The HeadquartersCorporate ProfileThe OrganisationFIVB Story
Volleyball StoryChronological HighlightsBeach Volleyball OriginsRulesFundamentals
CompetitionsCalendarWorld RankingsOfficial RulesOfficial FormsVolleyball Story
CompetitionsPlayer BiosWorld RankingsRulesFormsBeach Volleyball OriginsRefereeing
Volleyball Cooperation Programme (VCP)Development CentresTechnical e-libraryTechnical Video EvaluationU-VolleyInternational CooperationMini/School VolleyballPark Volley
Contact l RSS RSS Facebook Twitter YouTube l Login

Serbia: A volleyball heavyweight set sights on medals at World Championships

Serbia's women's national team are brimming with confidence after their third place finish at the 2013 World Grand Prix

Lausanne, Switzerland, January 13, 2013 – On Christmas eve in 2013, the Serbian men’s national volleyball team was named its country’s ‘Team of the Year’ – a telling sign of the huge role the sport plays in the Balkan state.

It goes without saying that with this kind of honour comes with a certain responsibility. And Serbia’s men’s and women’s teams were once again able to meet the expectations of their passionate fans by qualifying for the World Championships this year.

6,500 spectators flocked to their home stadium in Nis, with far more watching the action live on the Serbian National Broadcasting Company (RTS), to see their men’s team defeat Portugal to secure their ticket to the final round of the FIVB World Championship from September 3 to 21 in Poland. Prior to this, the hot favourites had also defeated the Former Yugoslavian Republic of Macedonia and Slovenia 3-0.

“Sure, we had some pressure in this tournament, but there was no doubt in my mind that we were going to qualify for the World Championship,” said Nikola Kovačević, receiver in Serbia’s men’s team. The team – including its time under the name of Yugoslavia – has now qualified for its fifth straight World Championship since 1998.  Since then, the team has established itself as one of the heavyweights of the international game. Besides Brazil, who have won gold at the last three World Championships, Serbia is the only country to have reached the semi-finals on four successive occasions.

Led by captain Nikola Grbić and rookie Ivan Miljković, the Yugoslav men’s national team reached the finals in Tokyo in 1998, winning their first medal ever at a World Championship – silver behind Italy. At the next two World Championships, in 2002 in Buenos Aires and 2006 in Tokyo, the Yugoslavian team – later to become Serbia and Montenegro – took fourth place. At the 2010 World Championship the Serbs won their second medal and first bronze in the country’s history. They then added another bronze at the 2013 European Championship.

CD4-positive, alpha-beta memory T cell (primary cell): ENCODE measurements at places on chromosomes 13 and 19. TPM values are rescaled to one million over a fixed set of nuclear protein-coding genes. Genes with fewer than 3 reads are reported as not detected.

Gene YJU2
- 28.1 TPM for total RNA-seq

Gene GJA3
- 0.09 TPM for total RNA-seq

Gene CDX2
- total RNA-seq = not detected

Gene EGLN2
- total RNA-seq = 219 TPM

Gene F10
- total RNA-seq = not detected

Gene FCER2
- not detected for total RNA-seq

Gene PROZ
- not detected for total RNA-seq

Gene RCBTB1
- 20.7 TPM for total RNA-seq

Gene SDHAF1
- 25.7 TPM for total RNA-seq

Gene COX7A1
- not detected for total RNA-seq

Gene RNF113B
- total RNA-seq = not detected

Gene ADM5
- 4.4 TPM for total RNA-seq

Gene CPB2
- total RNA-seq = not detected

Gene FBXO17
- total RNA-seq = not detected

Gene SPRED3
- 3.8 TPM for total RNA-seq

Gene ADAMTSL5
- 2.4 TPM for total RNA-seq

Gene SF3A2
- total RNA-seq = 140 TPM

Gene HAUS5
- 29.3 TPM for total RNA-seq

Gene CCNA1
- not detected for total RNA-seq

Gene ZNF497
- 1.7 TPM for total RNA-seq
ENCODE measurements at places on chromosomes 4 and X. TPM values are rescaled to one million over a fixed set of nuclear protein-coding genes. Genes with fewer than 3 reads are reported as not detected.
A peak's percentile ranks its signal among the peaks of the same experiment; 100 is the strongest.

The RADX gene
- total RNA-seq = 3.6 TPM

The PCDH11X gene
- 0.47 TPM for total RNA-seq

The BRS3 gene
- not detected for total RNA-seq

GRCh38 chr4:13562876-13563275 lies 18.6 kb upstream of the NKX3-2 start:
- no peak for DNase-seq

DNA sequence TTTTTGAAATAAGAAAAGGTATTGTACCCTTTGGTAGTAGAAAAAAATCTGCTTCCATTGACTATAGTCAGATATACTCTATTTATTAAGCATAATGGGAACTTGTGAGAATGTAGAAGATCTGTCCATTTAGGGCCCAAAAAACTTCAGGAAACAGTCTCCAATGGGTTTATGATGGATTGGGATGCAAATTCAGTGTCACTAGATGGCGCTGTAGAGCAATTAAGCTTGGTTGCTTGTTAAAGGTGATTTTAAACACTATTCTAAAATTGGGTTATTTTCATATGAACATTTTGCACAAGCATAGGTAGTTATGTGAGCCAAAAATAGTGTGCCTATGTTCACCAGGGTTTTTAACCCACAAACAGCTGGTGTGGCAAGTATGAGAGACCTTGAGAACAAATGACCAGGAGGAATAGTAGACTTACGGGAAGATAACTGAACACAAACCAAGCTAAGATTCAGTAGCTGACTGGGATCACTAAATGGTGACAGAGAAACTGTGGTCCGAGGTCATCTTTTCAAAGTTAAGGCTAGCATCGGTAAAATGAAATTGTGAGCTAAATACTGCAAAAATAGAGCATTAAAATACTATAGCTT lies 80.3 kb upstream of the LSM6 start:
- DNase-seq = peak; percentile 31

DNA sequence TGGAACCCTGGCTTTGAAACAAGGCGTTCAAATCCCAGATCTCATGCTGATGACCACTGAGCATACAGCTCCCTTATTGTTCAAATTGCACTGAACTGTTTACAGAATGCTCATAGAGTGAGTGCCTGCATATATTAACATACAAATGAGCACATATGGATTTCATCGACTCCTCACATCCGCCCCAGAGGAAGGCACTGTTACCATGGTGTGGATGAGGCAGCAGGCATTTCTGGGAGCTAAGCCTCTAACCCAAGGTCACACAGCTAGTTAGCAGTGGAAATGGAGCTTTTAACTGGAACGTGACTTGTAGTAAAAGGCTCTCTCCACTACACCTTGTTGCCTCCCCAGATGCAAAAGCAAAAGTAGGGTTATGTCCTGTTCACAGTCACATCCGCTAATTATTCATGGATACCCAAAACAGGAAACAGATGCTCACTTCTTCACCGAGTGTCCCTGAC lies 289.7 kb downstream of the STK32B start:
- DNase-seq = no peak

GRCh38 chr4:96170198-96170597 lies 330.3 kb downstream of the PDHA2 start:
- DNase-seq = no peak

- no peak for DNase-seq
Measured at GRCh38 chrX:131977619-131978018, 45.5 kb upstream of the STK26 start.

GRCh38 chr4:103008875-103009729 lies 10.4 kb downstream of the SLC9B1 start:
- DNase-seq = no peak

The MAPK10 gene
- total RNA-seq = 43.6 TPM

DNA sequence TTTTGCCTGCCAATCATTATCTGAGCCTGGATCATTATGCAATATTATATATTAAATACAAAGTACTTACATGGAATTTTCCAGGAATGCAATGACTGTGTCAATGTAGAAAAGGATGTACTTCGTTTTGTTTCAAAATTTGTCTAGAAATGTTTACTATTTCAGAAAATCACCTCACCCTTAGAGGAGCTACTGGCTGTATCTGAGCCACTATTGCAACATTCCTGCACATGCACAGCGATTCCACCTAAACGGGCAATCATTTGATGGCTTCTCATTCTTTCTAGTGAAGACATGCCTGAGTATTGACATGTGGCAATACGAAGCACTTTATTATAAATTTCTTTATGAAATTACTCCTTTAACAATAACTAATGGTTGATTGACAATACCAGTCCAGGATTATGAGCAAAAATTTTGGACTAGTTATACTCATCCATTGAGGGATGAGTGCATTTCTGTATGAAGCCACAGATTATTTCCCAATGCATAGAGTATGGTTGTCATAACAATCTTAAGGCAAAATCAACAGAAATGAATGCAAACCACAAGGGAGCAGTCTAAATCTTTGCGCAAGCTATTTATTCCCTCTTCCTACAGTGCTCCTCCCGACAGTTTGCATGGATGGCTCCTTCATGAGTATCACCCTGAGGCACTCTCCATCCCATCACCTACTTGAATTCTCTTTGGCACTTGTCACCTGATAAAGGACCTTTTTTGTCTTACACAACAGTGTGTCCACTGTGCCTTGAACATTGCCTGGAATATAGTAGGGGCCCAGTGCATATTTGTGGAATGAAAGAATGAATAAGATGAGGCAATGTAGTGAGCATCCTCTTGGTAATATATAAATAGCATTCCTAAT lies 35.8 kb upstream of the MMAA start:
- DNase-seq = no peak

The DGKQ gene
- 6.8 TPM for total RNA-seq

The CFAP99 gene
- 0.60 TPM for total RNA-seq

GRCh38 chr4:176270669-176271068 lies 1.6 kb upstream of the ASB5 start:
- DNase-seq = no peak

Perfect preparation for the highlight of this season comes once again in the form of the FIVB World League (which starts May 23), in which four-time runner-up Serbia will take on defending champions and Olympic gold medallists Russia, the USA and the consistent Bulgarians in Pool B.

Head coach Igor Kolakovic is reluctant to go so far as to promise another podium finish at the World Championship: “There will be so many good teams at the World Championship, so I cannot promise anything. It will be very interesting to see how it turns out.”

However, Milos Nikić – receiver in the Serbian team – was keen to emphasise the ambitious goals of his team, which includes stars like Aleksandar Atanasijević and Dragan Stanković: “We are always aiming for the podium. I think it will be much easier now, because we are used to playing on the big scene. We didn’t perform well in the qualifying tournament, but it will all work out fine when the time comes.”

Exactly the same applies to the Serbian women’s team. After two clear 3-0 wins against Israel and Estonia, Serbia was defeated 3-2 by the home nation of Azerbaijan in Baku in the final match of the qualifying tournament. The loss did not have any serious consequences for the team whose stars include Jovana Brakočević and Jelena Nikolić, who both play for World Club Champions Vakifbank Istanbul. Serbia received their ticket to the championship after finishing as one of the two second-placed teams with the best score across all pools.


Zoran Terzic, head coach of Serbia’s women’s team said: “Since 2002, we have not missed any of the major world competitions. It would have been a shame if we had not qualified this time. We succeeded and we are happy about that. We didn’t perform well, but we gathered without any time to practice, so that’s quite normal.” And history shows that the Serbs will be more than just dark horses at the FIVB Volleyball Women’s World Championship Italy 2014 which will take place from September 23 to October 12.

After a long break of 28 years, the Serbian women’s team, at the time still playing as Serbia and Montenegro, caused a major shock by winning the bronze medal at the 2006 World Championship in Japan. The “Blue Ladies” then finished eighth at the 2010 World Championship.

Third place at the 2013 FIVB World Grand Prix proved that the Serbs belong among the top teams in the world. The prestigious annual competition between the best international volleyball teams – this time with a record number of 28 teams – will also provide the perfect preparation for the highlight of the 2014 season. Serbia will be up against the other eleven highest-seeded teams – defending champions and world No. 1 Brazil, USA, Japan, China, Russia, Italy, the Dominican Republic, Germany, Korea, Turkey and Thailand – who will play in round-robin tournaments (each with four teams).

“There is plenty of time to prepare for the Championship, and I am sure that we will be ready,” said Terzic.

Chances are that one of the volleyball squads will be named as the best team in Serbia again come the end of 2014.


 Additional links
   Download high-resolution photo
   FIVB home page
   Volleyball home page


Latest headlines